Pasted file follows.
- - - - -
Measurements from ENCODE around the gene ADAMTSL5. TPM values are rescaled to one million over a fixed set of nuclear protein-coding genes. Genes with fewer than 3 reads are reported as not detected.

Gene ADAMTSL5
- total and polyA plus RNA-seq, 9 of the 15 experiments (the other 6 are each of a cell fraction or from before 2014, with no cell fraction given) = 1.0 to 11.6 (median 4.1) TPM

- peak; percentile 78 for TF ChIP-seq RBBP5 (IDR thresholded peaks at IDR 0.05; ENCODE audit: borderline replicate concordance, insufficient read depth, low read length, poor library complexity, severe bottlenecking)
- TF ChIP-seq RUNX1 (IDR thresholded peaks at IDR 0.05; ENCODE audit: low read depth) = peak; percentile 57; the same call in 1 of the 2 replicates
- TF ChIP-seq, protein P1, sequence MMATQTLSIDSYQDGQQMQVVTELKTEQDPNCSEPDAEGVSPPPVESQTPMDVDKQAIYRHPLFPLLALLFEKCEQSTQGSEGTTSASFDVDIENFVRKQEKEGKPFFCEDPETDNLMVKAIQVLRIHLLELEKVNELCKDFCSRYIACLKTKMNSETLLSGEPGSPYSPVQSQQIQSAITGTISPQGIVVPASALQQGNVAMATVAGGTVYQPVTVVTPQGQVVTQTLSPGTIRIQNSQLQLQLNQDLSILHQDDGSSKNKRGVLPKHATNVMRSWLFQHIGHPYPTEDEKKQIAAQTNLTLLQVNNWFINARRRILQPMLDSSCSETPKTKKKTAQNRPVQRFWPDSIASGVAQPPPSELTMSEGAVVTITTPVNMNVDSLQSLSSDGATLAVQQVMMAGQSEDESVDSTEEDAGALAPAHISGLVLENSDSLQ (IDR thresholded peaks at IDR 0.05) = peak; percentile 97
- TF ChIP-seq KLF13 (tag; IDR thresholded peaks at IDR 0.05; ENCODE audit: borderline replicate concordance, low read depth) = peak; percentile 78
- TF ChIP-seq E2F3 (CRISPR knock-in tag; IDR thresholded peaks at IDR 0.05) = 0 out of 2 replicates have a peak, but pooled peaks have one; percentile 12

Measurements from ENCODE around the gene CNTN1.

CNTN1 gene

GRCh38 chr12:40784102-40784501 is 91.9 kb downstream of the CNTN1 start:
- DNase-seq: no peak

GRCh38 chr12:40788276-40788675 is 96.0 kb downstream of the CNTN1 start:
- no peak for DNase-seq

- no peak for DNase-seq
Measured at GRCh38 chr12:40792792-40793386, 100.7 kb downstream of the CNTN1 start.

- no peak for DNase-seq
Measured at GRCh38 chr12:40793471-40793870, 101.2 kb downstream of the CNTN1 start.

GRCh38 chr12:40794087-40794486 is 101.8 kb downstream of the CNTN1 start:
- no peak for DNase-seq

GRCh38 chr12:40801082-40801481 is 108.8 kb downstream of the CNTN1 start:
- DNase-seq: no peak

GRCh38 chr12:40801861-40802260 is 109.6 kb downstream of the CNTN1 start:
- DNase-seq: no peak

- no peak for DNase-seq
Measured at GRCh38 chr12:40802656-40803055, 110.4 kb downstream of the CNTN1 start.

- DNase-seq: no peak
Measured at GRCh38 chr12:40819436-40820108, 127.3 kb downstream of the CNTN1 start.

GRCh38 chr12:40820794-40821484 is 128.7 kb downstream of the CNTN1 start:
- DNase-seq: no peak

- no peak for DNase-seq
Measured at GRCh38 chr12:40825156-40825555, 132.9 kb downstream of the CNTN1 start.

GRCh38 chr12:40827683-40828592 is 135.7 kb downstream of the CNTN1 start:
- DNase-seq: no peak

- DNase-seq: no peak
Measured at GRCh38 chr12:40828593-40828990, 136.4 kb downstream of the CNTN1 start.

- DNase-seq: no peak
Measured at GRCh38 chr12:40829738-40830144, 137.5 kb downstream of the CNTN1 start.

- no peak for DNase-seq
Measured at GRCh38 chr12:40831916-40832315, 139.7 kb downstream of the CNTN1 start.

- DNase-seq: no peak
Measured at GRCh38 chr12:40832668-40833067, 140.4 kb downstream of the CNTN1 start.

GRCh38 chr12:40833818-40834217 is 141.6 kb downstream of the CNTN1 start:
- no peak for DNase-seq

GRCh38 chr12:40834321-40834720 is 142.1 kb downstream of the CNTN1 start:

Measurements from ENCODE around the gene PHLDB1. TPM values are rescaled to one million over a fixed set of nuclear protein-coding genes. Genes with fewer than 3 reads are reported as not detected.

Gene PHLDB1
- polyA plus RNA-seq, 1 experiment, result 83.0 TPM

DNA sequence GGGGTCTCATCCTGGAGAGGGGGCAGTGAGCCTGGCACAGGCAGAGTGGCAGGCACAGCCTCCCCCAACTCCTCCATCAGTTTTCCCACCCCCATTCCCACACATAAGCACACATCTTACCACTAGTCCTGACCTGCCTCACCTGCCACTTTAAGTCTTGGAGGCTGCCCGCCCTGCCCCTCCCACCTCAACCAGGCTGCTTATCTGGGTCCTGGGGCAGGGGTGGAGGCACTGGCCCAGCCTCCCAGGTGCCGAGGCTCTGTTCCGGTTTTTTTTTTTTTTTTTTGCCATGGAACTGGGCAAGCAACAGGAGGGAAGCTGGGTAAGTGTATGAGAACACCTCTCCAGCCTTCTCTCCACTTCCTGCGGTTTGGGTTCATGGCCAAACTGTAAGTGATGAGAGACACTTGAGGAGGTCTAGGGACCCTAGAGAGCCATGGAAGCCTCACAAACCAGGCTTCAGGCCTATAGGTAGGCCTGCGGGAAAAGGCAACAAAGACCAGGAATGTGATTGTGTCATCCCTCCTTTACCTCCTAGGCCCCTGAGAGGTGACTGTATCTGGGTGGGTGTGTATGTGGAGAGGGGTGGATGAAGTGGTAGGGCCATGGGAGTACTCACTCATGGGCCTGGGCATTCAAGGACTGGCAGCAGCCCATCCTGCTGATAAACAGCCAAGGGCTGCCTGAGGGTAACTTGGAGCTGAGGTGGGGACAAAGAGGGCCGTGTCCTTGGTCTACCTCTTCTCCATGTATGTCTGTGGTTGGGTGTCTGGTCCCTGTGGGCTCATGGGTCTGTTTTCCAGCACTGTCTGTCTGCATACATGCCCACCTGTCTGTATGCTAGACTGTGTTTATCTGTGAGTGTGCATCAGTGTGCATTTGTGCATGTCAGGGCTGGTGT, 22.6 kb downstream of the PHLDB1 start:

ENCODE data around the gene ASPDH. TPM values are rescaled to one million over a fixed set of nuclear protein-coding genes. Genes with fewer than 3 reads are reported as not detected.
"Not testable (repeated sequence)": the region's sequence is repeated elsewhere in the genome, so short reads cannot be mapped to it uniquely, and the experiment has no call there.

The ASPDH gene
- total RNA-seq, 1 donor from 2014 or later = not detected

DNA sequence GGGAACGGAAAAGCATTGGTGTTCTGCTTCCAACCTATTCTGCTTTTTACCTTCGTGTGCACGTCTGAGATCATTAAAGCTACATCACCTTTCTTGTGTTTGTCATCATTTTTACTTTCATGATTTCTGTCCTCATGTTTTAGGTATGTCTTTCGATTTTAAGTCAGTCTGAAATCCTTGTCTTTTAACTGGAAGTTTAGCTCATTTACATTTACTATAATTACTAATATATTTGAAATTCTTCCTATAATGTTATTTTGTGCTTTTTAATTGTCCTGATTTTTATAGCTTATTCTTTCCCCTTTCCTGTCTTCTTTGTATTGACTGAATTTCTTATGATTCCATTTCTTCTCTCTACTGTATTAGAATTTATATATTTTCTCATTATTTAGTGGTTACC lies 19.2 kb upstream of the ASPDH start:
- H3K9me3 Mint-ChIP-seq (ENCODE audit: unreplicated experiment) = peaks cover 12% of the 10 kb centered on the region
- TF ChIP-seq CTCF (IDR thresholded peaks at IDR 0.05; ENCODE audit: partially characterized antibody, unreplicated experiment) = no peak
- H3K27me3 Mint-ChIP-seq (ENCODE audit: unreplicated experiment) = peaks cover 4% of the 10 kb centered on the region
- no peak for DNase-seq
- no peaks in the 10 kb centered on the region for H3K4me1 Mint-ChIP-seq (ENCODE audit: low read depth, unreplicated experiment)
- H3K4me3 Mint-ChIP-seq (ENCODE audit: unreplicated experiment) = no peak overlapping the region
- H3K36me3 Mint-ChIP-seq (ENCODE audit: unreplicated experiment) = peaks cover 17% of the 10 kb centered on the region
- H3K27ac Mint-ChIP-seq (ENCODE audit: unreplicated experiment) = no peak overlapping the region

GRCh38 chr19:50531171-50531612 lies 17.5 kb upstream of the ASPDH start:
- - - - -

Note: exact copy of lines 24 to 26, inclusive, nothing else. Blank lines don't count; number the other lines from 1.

- DNase-seq: no peak

- no peak for DNase-seq
Measured at GRCh38 chr12:40802656-40803055, 110.4 kb downstream of the CNTN1 start.